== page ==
# 5 – Suzanne

There are about a million covers of this Leonard Cohen classic, but Peter Gabriel’s is one of the best. He gives the tune a simple but brooding arrangement of synths, drums, guitar and voice. True to Leonard Cohen’s touches, there is a female backing vocal. The tune builds up slowly to a beautiful emotional crescendo and floats off again. Leonard Cohen reportedly wanted Suzanne Vega to cover “Suzanne”, but she chose to do “Song of Isaac”, so Peter Gabriel got the gig. This version was on one of many Leonard Cohen tribute albums, Tower of Song (1995). No official video was made, but a fan used scenes from Granada’s acclaimed Sherlock Holmes series to make a video.

# 4 – Heroes

Peter Gabriel has always been a David Bowie fan, even getting to tour with him in 1983. Here he takes one of David Bowie’s best-known songs and makes it almost completely unrecognizable, without drastically changing either the lyrics or the melody. David Bowie was silent on this reinterpretation, but many David Bowie fans were not impressed with this tampering of a classic. A great cover can bring out a different side to a great song. Here, Peter Gabriel shows just how sad the song really is, where just one kiss in front of the Berlin Wall could make such a vast difference in an alcoholic’s life. This also came out on Scratch My Back.

# 3 – My Body is a Cage

Granted, Peter Gabriel is known for songs that pull powerfully at your emotions. Here, he takes a bluesy, organ-heavy 2007 Arcade Fire song and turns it into a powerfully aching longing to be free of a crippled body. Peter Gabriel said he used the 1997 Jean-Dominique Bauby memoir The Butterfly and the Diving Bell as inspiration. This gets not only a full orchestral treatment, but adds a choir as well. He also inserts some impressive vocal gymnastics, getting his voice to go lower and lower and even lower than that. It appeared in a 2011 House episode and in the Netflix series Dark, but originally appeared on Scratch My Back.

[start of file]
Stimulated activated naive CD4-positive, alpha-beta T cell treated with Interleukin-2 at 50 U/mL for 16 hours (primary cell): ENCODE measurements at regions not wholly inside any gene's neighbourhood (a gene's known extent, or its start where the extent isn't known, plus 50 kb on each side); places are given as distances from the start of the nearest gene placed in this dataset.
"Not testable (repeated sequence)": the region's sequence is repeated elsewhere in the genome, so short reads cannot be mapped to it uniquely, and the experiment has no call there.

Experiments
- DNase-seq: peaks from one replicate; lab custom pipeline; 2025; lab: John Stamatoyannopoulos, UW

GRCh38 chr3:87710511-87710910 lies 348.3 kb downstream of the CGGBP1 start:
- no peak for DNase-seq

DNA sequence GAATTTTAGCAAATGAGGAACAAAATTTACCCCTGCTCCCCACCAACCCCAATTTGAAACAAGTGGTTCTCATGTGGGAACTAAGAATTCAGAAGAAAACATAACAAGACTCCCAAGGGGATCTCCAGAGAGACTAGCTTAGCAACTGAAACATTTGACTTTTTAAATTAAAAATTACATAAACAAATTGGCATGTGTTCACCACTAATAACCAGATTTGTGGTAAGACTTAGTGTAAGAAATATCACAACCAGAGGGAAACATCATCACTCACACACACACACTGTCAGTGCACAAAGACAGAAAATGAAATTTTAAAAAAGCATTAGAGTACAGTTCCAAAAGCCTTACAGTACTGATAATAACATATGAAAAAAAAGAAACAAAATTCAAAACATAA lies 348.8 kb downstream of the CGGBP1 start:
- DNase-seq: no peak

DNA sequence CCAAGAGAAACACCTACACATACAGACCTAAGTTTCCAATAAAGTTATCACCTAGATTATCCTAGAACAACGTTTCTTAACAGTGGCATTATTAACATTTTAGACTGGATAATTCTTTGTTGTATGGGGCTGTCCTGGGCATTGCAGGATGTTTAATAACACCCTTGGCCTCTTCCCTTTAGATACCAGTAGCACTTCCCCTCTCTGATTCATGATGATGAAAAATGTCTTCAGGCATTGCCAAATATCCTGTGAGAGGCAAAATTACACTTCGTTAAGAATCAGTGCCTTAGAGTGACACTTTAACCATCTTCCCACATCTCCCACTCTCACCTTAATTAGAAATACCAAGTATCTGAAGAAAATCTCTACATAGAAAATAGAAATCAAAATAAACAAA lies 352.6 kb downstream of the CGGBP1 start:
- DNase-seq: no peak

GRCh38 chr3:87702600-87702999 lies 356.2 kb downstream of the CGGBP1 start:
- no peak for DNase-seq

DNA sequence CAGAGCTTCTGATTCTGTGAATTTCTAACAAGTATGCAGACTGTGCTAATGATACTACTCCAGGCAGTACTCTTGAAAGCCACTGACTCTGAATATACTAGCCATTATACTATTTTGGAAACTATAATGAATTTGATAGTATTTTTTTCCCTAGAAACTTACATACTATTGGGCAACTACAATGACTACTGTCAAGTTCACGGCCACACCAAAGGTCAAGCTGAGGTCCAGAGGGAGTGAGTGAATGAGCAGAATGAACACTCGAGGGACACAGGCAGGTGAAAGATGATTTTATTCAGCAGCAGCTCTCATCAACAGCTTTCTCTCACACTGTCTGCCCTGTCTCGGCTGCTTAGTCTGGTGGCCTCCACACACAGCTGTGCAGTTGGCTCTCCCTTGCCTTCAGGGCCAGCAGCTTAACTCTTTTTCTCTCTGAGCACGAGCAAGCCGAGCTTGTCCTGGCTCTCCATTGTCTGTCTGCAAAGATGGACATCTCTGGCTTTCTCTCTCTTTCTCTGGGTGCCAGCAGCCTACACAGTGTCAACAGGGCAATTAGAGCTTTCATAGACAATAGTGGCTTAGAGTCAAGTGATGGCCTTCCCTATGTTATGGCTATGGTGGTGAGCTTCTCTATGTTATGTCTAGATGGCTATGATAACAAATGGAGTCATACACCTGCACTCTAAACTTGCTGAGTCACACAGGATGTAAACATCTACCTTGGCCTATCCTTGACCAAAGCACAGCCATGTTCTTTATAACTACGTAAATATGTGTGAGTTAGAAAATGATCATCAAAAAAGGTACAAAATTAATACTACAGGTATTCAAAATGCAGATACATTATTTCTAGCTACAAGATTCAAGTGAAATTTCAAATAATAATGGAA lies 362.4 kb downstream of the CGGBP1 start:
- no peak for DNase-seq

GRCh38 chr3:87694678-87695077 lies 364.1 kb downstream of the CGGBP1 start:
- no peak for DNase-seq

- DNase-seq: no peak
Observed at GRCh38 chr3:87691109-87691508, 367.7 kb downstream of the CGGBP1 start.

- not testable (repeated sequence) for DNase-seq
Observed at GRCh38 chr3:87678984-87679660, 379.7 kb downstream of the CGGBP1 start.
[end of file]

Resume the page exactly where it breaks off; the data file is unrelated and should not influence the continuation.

# 2 – In The Neighborhood

Peter Gabriel’s daughter filmed a video of her father at the family piano doing a song in support of the Voice Project, a human rights charity that was working on helping war-torn Africa. Each artist would do a song of another artist’s work and the writer of that song had to a song of another artist’s work and so on. Joseph Arthur tagged his mentor Peter Gabriel and he chose to tag Tom Waits. For a man that takes years between albums, it’s amazing what he can rattle off in just a few minutes. This is a shortened version of Tom Waits’ 1982 tune and much more haunting. He does sing the chorus slightly differently and, arguably, better. This performance was recorded on May 26, 2010.

# 1 – The Book of Love

This was an obscure Magnetic Fields song until Peter Gabriel got a hold of it. He had performed this song with the Magnetic Fields live. For a lark, he decided to use an orchestra instead of standard rock instruments. It first appeared in the 2004 film “Shall We Dance?” Peter Gabriel was so pleased with the final result that it inspired his 2010 orchestral covers album, Scratch My Back. Peter Gabriel tweaks the tune a little and gets rid of the guitars, and somehow the song becomes more Peter Gabriel’s than the Magnetic Field’s. That’s why this tops our list of Peter Gabriel’s  best covers of other artist’s songs.